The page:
Oh, I see, because I didn’t recognize that Al Gore invented the internet, I obviously don’t know what I’m talking about? The so-called “problems of the commons” can more often than not, and without too much effort, be attributed to insufficient property rights. This is the nexus of Coase’s seminal work, . Paradoxically, Government should by its very nature, suffer from the tragedy of commons.
I should interrupt myself: you are not at the point of a gun. You may always retire to the other major society on Earth (let’s call it The Developing World) or a non-society (let’s call it Antartica).
So if I don’t like it I should get the fuck out? How thoughtful.
I will not address the question of why a country might need a robust defense mechanism when it is many miles away from any current enemy. Instead, I will leave it as an exercise to the reader (once that reader has become acquainted with the history of World War II).
Do you mean the same World War II that was caused by the crippling war reparations after the Great War? John Maynard Keynes, far from my favorite economist, pretty much predicted the end of that story in The Economic Consequences of the Peace.
I should also add that you are taking very contradictory positions from the outset. One cannot talk about taxes destroying productivity without the willingness to look above the individual level.
I’m not playing this game. Any disincentive to production must destroy production. Tax policy is a disincentive, and it is widely recognized as such: tax alcohol to reduce consumption, tax imports to reduce reliance on them, tax gasoline so we’ll use less of it, etc. Why is it that miraculously, when we talk about taxing income, that people are so quick to assume it has the exact opposite effect?
In any event, I’m not arguing for some Benthamite fiction of “the greater good,” primarily because we can no more measure utility today, than could Bentham in his day. But even if we could, the crux of my objection to taxes is a moral one. This entire chain of posts has been, essentially a tangent.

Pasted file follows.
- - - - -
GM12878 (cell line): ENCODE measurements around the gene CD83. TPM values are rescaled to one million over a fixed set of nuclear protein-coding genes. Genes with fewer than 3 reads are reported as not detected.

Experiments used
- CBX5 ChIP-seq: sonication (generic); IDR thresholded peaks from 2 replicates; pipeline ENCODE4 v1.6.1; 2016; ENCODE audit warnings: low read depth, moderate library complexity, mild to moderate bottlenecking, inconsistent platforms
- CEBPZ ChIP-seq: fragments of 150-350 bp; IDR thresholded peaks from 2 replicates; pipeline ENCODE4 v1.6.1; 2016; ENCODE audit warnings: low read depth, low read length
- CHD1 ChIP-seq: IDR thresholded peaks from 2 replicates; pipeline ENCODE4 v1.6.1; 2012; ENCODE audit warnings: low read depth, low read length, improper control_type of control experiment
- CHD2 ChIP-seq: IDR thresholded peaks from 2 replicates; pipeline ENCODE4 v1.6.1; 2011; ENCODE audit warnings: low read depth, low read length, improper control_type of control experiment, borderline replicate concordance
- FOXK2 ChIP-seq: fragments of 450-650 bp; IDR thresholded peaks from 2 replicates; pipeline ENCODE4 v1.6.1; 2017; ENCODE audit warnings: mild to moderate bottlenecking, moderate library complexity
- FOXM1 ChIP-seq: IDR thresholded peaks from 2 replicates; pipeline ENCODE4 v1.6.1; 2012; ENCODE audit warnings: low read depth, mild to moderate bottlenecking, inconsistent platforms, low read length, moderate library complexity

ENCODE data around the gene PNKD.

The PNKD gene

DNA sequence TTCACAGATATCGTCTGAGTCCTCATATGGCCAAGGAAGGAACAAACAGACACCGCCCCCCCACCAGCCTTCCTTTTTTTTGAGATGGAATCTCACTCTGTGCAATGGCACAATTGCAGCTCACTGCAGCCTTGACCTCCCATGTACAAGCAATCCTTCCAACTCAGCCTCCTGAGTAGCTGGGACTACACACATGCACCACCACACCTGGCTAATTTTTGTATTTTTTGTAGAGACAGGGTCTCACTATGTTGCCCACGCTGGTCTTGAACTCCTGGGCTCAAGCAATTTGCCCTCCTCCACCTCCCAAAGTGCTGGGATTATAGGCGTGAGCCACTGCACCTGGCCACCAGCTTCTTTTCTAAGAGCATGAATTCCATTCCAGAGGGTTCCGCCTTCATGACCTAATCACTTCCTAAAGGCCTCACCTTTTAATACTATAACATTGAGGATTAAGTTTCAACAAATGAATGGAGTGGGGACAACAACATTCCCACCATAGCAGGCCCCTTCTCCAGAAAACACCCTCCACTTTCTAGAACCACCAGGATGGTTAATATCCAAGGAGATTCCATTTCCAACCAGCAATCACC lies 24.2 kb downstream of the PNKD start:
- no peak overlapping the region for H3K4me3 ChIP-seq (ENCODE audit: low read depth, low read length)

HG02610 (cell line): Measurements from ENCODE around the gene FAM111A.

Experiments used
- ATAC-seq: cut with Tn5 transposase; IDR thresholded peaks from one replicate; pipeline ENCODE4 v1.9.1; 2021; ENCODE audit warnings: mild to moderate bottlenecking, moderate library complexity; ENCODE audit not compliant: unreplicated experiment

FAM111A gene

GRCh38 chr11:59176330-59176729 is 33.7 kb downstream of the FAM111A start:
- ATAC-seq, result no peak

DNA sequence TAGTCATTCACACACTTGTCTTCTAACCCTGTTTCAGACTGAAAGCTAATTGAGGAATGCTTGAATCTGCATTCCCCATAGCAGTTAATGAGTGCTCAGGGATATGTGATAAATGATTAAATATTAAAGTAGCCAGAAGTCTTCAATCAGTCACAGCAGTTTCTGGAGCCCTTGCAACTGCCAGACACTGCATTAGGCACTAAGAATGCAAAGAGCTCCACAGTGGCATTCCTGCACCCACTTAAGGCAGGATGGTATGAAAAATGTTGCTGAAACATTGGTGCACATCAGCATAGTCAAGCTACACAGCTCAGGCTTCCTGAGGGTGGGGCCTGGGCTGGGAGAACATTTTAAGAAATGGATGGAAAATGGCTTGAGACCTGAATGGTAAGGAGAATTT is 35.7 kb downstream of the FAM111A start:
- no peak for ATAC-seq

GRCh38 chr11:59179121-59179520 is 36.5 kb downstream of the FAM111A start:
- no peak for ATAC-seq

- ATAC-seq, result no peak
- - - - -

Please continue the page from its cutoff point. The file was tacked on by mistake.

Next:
You also ignored another key point of my questioning, which you brushed away by not wanting to discuss “abstractions” such as economies. (A very odd position for a financial blogger.)
It’s not an odd position, at all. If your income goes up by $50k next year, and mine stays the same, it is intellectually dishonest to assert that our “collective economy” became more productive. There are no national economies. There are only individual economies. You can group them together by whatever arbitrary lines on a map you think are suitable, but the aggregate is generally meaningless.
Anyway, the point I was trying to get across was that obviously a tax rise in NJ did not cause job losses in other states; and it didn’t cause those job losses in NJ either. There was likely another cause for all the job losses (perhaps the rise of foreign shipyards, or a drop in consumption over that period, or poor management at the firms in question, or bad unions, etc.).
I find it perplexing, actually, that you so flippantly dismiss the very real possibility that the luxury tax had anything to do with the Yacht industry’s downfall, a Congressional study, after all, is the source of the figure “7,600”.
If it didn’t cause the loss of over 7,000 jobs nationwide, then why were people were trying to repeal the luxury tax as early as 6 months after it was enacted. Some dealers were reporting sales down 80% or more. Industries dont’ die overnight.
In addition to the FEE publication I linked to initially (here), you’d do well to read a little bit more about the luxury tax and its effects on the yacht-building industry. You can find some information here, here, here and here.
If you’d like to discuss this further, I’d be happy to exchange e-mails with you. You can reach me through the Contact Me link here or at the top of the page.